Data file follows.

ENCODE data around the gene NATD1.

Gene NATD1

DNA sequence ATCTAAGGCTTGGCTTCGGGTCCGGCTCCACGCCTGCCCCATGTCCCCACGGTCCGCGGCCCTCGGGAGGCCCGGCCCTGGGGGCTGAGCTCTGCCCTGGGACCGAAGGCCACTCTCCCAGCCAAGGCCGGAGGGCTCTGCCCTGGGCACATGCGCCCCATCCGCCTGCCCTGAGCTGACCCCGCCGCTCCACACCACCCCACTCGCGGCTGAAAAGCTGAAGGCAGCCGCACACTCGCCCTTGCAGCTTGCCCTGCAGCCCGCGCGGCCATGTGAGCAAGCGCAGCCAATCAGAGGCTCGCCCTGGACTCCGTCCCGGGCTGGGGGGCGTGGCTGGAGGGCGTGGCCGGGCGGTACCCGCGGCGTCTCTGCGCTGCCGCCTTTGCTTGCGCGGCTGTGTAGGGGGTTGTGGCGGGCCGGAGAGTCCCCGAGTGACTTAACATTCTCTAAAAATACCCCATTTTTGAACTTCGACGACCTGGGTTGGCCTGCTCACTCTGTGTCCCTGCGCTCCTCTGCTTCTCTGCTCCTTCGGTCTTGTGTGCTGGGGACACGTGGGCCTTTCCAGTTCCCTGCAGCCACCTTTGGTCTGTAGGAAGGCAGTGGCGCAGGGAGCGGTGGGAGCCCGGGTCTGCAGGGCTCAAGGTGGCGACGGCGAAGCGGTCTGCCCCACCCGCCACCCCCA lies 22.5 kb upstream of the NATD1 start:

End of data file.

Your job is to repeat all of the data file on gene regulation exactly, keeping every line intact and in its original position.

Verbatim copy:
ENCODE data around the gene NATD1.

Gene NATD1

DNA sequence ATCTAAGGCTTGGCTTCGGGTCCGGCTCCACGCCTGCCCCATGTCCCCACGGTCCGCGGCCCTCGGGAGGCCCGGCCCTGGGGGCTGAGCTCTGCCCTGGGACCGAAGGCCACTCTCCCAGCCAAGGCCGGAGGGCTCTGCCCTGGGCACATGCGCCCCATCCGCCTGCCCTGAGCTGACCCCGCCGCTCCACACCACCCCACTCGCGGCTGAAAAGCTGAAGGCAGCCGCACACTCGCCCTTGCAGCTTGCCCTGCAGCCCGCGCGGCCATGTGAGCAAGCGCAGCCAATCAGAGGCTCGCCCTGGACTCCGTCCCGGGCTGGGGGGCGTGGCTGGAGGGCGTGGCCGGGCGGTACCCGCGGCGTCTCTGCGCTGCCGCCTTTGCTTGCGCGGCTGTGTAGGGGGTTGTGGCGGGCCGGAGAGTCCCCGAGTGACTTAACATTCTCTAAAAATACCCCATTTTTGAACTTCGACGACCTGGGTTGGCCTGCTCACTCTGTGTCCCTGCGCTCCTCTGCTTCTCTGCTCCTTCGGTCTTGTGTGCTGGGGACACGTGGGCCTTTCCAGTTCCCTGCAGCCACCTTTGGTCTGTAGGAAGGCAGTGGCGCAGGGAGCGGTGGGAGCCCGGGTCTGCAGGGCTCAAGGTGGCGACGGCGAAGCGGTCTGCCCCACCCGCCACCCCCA lies 22.5 kb upstream of the NATD1 start: